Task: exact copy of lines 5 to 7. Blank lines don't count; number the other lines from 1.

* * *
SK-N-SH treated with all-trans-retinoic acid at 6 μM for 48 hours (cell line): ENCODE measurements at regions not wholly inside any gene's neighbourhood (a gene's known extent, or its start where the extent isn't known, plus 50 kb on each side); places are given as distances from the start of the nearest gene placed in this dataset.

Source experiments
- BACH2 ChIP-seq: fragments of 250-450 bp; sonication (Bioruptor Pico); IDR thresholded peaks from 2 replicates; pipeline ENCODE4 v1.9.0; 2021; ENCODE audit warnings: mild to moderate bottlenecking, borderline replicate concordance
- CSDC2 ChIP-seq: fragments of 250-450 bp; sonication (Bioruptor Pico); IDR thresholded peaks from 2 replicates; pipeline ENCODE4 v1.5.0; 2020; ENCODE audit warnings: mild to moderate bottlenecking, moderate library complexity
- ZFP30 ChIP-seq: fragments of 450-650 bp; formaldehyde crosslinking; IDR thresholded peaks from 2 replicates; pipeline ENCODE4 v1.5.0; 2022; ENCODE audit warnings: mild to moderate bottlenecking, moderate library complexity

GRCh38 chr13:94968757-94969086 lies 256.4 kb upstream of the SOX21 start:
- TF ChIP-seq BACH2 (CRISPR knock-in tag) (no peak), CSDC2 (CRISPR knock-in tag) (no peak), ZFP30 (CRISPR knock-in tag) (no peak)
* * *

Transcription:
- ZFP30 ChIP-seq: fragments of 450-650 bp; formaldehyde crosslinking; IDR thresholded peaks from 2 replicates; pipeline ENCODE4 v1.5.0; 2022; ENCODE audit warnings: mild to moderate bottlenecking, moderate library complexity

GRCh38 chr13:94968757-94969086 lies 256.4 kb upstream of the SOX21 start:
- TF ChIP-seq BACH2 (CRISPR knock-in tag) (no peak), CSDC2 (CRISPR knock-in tag) (no peak), ZFP30 (CRISPR knock-in tag) (no peak)